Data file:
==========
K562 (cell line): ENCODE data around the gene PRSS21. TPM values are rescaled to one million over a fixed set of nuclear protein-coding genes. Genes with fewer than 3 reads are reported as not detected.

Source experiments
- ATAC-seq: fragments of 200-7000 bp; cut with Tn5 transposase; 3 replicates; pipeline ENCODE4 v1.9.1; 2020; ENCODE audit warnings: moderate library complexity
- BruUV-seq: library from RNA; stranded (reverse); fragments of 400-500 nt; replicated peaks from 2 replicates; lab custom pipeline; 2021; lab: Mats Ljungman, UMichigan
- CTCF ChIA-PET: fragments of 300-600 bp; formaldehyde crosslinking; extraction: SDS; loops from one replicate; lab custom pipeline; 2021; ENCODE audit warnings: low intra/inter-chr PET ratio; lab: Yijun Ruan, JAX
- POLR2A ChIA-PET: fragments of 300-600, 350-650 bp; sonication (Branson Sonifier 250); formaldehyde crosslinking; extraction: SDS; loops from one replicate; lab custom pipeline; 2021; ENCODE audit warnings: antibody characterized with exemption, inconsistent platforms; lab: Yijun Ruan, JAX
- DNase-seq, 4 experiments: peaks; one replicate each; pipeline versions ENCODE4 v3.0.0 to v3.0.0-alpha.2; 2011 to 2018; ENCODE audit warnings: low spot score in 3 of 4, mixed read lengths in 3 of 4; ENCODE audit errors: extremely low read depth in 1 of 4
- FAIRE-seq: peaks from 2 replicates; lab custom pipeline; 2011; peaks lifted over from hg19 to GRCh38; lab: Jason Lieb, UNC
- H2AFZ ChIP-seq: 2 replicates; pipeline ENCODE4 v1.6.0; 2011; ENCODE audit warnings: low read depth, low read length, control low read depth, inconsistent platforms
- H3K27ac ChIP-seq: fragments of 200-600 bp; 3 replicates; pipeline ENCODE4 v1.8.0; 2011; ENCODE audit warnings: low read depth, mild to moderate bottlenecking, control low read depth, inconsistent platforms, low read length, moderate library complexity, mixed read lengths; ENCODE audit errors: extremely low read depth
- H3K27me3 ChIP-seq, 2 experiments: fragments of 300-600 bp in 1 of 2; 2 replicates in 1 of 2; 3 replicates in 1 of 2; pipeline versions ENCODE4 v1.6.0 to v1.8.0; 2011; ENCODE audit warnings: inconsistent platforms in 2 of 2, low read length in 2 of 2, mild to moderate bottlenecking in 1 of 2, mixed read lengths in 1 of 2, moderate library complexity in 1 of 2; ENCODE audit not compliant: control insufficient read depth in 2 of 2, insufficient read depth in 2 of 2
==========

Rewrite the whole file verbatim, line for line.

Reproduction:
K562 (cell line): ENCODE data around the gene PRSS21. TPM values are rescaled to one million over a fixed set of nuclear protein-coding genes. Genes with fewer than 3 reads are reported as not detected.

Source experiments
- ATAC-seq: fragments of 200-7000 bp; cut with Tn5 transposase; 3 replicates; pipeline ENCODE4 v1.9.1; 2020; ENCODE audit warnings: moderate library complexity
- BruUV-seq: library from RNA; stranded (reverse); fragments of 400-500 nt; replicated peaks from 2 replicates; lab custom pipeline; 2021; lab: Mats Ljungman, UMichigan
- CTCF ChIA-PET: fragments of 300-600 bp; formaldehyde crosslinking; extraction: SDS; loops from one replicate; lab custom pipeline; 2021; ENCODE audit warnings: low intra/inter-chr PET ratio; lab: Yijun Ruan, JAX
- POLR2A ChIA-PET: fragments of 300-600, 350-650 bp; sonication (Branson Sonifier 250); formaldehyde crosslinking; extraction: SDS; loops from one replicate; lab custom pipeline; 2021; ENCODE audit warnings: antibody characterized with exemption, inconsistent platforms; lab: Yijun Ruan, JAX
- DNase-seq, 4 experiments: peaks; one replicate each; pipeline versions ENCODE4 v3.0.0 to v3.0.0-alpha.2; 2011 to 2018; ENCODE audit warnings: low spot score in 3 of 4, mixed read lengths in 3 of 4; ENCODE audit errors: extremely low read depth in 1 of 4
- FAIRE-seq: peaks from 2 replicates; lab custom pipeline; 2011; peaks lifted over from hg19 to GRCh38; lab: Jason Lieb, UNC
- H2AFZ ChIP-seq: 2 replicates; pipeline ENCODE4 v1.6.0; 2011; ENCODE audit warnings: low read depth, low read length, control low read depth, inconsistent platforms
- H3K27ac ChIP-seq: fragments of 200-600 bp; 3 replicates; pipeline ENCODE4 v1.8.0; 2011; ENCODE audit warnings: low read depth, mild to moderate bottlenecking, control low read depth, inconsistent platforms, low read length, moderate library complexity, mixed read lengths; ENCODE audit errors: extremely low read depth
- H3K27me3 ChIP-seq, 2 experiments: fragments of 300-600 bp in 1 of 2; 2 replicates in 1 of 2; 3 replicates in 1 of 2; pipeline versions ENCODE4 v1.6.0 to v1.8.0; 2011; ENCODE audit warnings: inconsistent platforms in 2 of 2, low read length in 2 of 2, mild to moderate bottlenecking in 1 of 2, mixed read lengths in 1 of 2, moderate library complexity in 1 of 2; ENCODE audit not compliant: control insufficient read depth in 2 of 2, insufficient read depth in 2 of 2